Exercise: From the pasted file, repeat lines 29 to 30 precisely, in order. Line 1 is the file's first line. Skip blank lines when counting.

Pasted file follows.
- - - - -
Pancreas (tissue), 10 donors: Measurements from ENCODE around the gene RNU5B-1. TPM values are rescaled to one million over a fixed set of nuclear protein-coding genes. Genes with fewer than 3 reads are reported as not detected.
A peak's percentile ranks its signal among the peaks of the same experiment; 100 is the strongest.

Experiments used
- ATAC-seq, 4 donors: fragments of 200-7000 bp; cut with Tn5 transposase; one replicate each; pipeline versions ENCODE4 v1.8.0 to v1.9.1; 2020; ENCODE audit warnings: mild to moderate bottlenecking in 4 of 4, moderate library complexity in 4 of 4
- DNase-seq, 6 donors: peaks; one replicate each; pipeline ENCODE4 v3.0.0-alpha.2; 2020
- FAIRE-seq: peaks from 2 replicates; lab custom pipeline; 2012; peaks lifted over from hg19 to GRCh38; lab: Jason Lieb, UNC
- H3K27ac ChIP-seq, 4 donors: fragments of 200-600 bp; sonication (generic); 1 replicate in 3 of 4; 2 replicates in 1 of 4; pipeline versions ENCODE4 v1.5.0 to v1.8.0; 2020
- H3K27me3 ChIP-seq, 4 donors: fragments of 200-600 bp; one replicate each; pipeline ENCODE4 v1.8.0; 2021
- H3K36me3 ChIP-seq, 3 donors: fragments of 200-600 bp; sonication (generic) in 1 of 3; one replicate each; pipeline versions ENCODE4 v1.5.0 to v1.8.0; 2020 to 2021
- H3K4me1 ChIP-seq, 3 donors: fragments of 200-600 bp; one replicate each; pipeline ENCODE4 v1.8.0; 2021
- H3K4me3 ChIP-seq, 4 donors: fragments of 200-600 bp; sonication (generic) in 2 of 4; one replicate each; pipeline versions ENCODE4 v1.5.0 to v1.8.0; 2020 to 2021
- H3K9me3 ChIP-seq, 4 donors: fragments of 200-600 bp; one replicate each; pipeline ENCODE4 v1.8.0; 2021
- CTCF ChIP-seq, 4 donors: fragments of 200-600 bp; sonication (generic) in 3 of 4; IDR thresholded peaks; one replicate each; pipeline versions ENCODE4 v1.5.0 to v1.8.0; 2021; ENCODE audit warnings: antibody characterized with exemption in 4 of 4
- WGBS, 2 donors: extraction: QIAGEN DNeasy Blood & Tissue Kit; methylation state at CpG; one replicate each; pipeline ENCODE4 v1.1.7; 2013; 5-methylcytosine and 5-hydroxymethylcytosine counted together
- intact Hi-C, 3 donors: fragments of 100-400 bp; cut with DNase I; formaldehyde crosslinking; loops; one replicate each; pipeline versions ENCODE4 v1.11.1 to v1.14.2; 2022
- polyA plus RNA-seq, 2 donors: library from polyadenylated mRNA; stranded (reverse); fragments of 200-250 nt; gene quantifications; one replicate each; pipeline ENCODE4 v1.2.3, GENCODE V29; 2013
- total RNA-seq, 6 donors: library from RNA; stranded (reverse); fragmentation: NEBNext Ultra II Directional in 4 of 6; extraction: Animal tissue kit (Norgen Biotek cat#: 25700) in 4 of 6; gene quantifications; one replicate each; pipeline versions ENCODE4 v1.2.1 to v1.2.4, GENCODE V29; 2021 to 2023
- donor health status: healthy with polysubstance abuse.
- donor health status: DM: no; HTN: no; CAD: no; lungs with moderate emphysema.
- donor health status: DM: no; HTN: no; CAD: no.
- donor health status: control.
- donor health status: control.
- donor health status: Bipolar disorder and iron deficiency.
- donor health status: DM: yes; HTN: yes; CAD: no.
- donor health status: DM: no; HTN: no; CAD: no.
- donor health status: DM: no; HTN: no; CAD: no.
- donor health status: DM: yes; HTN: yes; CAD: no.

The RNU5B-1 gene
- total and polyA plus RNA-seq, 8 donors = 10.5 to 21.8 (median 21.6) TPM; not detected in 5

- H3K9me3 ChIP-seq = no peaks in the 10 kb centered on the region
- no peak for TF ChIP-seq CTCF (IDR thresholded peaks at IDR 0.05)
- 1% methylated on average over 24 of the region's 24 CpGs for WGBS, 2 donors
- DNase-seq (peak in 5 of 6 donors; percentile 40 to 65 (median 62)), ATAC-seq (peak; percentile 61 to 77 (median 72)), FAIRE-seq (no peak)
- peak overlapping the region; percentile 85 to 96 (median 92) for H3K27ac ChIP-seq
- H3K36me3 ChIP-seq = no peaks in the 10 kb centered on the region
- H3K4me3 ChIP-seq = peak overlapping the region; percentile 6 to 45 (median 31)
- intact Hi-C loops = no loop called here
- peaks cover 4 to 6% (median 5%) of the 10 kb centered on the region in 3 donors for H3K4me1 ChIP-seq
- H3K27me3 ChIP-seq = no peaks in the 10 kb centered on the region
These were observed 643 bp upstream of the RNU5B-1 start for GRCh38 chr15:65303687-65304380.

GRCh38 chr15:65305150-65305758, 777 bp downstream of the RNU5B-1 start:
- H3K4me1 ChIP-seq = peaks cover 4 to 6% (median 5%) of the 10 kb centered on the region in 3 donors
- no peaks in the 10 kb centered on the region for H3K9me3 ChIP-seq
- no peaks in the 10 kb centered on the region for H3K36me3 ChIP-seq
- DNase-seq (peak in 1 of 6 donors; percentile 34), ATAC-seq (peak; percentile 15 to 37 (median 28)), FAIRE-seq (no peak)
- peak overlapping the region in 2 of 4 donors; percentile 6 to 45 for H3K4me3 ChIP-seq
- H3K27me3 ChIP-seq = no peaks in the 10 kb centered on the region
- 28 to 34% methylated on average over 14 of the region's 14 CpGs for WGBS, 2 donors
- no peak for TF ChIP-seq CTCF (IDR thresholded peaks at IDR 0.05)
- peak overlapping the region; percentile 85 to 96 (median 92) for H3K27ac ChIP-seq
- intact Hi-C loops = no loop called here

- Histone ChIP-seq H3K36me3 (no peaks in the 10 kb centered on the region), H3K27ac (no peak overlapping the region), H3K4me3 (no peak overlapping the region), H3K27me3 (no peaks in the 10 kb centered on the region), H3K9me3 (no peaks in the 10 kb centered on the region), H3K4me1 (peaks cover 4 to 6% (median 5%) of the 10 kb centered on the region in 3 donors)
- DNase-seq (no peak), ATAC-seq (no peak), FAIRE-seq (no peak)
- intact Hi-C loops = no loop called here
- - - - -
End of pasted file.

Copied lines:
- total and polyA plus RNA-seq, 8 donors = 10.5 to 21.8 (median 21.6) TPM; not detected in 5

- H3K9me3 ChIP-seq = no peaks in the 10 kb centered on the region